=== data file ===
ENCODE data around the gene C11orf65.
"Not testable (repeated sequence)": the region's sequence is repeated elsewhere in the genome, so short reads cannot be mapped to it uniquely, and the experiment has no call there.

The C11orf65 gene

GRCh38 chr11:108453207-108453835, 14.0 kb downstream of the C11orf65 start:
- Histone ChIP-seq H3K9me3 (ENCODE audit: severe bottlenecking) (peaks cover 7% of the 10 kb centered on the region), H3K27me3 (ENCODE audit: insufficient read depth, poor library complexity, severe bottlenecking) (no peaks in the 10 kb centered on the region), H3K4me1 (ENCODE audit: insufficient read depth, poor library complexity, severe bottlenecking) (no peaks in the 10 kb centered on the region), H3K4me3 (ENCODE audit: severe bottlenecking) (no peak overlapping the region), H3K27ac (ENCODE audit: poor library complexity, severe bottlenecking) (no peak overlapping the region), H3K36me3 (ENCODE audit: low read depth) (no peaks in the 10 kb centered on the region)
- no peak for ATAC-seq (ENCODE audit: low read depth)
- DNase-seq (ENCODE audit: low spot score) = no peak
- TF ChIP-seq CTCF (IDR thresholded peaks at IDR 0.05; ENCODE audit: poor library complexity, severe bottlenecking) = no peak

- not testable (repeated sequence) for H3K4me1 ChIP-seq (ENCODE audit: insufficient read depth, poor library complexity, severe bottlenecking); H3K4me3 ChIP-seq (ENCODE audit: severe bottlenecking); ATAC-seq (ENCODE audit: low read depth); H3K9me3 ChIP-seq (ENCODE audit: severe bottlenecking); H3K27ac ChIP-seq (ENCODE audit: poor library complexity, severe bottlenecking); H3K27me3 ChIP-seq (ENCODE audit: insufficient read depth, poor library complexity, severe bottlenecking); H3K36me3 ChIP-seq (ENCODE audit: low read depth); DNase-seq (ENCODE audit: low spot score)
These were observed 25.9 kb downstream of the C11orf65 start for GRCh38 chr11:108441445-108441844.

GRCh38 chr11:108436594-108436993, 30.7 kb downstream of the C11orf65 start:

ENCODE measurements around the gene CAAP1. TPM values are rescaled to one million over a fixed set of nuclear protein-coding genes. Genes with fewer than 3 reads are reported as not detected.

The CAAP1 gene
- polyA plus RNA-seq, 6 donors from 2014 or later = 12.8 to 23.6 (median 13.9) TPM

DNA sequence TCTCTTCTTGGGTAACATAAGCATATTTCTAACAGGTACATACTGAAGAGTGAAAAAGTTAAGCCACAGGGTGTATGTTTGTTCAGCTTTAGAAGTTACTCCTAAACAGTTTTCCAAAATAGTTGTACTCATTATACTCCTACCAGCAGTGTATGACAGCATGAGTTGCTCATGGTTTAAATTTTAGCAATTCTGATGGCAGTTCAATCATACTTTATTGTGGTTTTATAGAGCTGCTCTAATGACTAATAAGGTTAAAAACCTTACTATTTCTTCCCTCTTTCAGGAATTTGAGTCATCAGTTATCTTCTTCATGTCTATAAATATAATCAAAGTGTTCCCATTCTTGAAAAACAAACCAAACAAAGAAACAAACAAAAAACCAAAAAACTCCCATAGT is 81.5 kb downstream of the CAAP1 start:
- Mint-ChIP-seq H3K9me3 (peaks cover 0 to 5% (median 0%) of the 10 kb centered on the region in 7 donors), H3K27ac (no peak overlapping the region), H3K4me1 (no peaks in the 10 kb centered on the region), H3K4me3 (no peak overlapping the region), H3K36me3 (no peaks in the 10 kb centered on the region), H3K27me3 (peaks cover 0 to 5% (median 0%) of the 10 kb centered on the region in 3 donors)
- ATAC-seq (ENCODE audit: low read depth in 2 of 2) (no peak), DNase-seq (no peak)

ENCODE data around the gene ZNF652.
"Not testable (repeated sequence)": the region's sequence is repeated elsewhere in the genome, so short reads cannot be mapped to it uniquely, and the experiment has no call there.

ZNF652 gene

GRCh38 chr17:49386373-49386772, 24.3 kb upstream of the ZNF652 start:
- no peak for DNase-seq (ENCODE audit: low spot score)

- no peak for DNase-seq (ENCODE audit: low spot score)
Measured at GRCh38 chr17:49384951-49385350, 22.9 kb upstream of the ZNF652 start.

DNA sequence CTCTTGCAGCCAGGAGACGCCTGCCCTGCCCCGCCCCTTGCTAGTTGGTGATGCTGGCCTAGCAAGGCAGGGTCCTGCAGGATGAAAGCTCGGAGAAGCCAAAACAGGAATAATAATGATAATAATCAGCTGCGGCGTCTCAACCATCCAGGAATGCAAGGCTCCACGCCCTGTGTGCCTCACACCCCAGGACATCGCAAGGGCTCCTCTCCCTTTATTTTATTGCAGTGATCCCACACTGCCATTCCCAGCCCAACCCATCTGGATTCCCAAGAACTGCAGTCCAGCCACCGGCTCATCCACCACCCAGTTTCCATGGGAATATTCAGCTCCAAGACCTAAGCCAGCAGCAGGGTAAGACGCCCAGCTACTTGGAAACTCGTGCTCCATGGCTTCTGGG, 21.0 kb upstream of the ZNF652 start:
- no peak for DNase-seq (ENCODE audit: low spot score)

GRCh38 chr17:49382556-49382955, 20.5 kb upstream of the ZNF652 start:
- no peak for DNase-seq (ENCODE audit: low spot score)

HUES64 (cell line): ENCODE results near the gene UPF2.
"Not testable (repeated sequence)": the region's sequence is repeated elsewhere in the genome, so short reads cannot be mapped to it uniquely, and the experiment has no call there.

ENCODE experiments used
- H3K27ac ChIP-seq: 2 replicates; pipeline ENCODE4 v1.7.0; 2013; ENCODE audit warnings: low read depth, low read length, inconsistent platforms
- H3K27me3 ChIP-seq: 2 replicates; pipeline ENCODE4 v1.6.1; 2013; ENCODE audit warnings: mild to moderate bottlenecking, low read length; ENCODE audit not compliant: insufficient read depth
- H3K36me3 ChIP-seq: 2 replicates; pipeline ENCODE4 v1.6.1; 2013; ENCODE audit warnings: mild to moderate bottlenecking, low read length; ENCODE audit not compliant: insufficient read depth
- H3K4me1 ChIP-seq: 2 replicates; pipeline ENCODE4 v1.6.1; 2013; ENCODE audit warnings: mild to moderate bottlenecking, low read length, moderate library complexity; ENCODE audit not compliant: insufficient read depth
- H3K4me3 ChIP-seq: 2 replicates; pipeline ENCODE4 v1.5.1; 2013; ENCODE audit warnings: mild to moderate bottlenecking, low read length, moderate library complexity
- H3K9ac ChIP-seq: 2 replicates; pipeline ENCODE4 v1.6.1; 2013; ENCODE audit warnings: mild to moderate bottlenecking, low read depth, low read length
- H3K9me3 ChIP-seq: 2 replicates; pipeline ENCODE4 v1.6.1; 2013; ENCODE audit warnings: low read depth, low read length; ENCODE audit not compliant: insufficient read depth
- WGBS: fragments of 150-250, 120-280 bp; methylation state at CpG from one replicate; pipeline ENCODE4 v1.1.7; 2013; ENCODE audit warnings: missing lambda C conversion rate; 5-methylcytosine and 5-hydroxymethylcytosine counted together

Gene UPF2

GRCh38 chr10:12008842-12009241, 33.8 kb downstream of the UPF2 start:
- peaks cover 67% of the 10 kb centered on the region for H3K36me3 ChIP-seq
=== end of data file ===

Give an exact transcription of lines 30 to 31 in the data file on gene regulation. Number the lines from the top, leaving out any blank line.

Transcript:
"Not testable (repeated sequence)": the region's sequence is repeated elsewhere in the genome, so short reads cannot be mapped to it uniquely, and the experiment has no call there.

ENCODE experiments used